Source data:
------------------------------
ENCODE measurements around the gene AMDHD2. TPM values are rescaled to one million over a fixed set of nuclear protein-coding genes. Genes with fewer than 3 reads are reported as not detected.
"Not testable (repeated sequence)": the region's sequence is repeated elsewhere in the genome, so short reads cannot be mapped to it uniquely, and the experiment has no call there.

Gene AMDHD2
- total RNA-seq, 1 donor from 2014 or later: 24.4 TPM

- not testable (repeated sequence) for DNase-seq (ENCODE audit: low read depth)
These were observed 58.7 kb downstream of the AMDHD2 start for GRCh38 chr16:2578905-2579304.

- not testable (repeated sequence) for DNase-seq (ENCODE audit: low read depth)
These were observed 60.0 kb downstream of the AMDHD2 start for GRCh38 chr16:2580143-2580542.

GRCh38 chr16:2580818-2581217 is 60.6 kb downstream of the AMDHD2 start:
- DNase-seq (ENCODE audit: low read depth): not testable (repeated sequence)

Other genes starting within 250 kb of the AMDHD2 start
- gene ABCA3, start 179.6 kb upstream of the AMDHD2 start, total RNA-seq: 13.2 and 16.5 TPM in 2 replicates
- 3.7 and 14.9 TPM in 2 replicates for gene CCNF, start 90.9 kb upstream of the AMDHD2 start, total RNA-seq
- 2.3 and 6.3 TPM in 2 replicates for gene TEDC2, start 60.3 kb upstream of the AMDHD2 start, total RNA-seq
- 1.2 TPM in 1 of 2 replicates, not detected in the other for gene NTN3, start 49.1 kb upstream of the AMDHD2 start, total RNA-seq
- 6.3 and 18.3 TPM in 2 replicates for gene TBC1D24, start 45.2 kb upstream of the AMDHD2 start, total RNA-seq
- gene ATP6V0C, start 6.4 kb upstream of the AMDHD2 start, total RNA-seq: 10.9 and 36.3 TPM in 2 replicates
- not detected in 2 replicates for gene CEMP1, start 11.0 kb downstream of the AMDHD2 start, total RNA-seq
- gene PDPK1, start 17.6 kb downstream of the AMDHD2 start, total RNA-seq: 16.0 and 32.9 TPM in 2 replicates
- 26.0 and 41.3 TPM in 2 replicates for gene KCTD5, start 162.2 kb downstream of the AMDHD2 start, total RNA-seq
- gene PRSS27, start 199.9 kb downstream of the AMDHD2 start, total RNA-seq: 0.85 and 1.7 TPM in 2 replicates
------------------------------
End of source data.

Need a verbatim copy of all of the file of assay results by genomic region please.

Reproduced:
ENCODE measurements around the gene AMDHD2. TPM values are rescaled to one million over a fixed set of nuclear protein-coding genes. Genes with fewer than 3 reads are reported as not detected.
"Not testable (repeated sequence)": the region's sequence is repeated elsewhere in the genome, so short reads cannot be mapped to it uniquely, and the experiment has no call there.

Gene AMDHD2
- total RNA-seq, 1 donor from 2014 or later: 24.4 TPM

- not testable (repeated sequence) for DNase-seq (ENCODE audit: low read depth)
These were observed 58.7 kb downstream of the AMDHD2 start for GRCh38 chr16:2578905-2579304.

- not testable (repeated sequence) for DNase-seq (ENCODE audit: low read depth)
These were observed 60.0 kb downstream of the AMDHD2 start for GRCh38 chr16:2580143-2580542.

GRCh38 chr16:2580818-2581217 is 60.6 kb downstream of the AMDHD2 start:
- DNase-seq (ENCODE audit: low read depth): not testable (repeated sequence)

Other genes starting within 250 kb of the AMDHD2 start
- gene ABCA3, start 179.6 kb upstream of the AMDHD2 start, total RNA-seq: 13.2 and 16.5 TPM in 2 replicates
- 3.7 and 14.9 TPM in 2 replicates for gene CCNF, start 90.9 kb upstream of the AMDHD2 start, total RNA-seq
- 2.3 and 6.3 TPM in 2 replicates for gene TEDC2, start 60.3 kb upstream of the AMDHD2 start, total RNA-seq
- 1.2 TPM in 1 of 2 replicates, not detected in the other for gene NTN3, start 49.1 kb upstream of the AMDHD2 start, total RNA-seq
- 6.3 and 18.3 TPM in 2 replicates for gene TBC1D24, start 45.2 kb upstream of the AMDHD2 start, total RNA-seq
- gene ATP6V0C, start 6.4 kb upstream of the AMDHD2 start, total RNA-seq: 10.9 and 36.3 TPM in 2 replicates
- not detected in 2 replicates for gene CEMP1, start 11.0 kb downstream of the AMDHD2 start, total RNA-seq
- gene PDPK1, start 17.6 kb downstream of the AMDHD2 start, total RNA-seq: 16.0 and 32.9 TPM in 2 replicates
- 26.0 and 41.3 TPM in 2 replicates for gene KCTD5, start 162.2 kb downstream of the AMDHD2 start, total RNA-seq
- gene PRSS27, start 199.9 kb downstream of the AMDHD2 start, total RNA-seq: 0.85 and 1.7 TPM in 2 replicates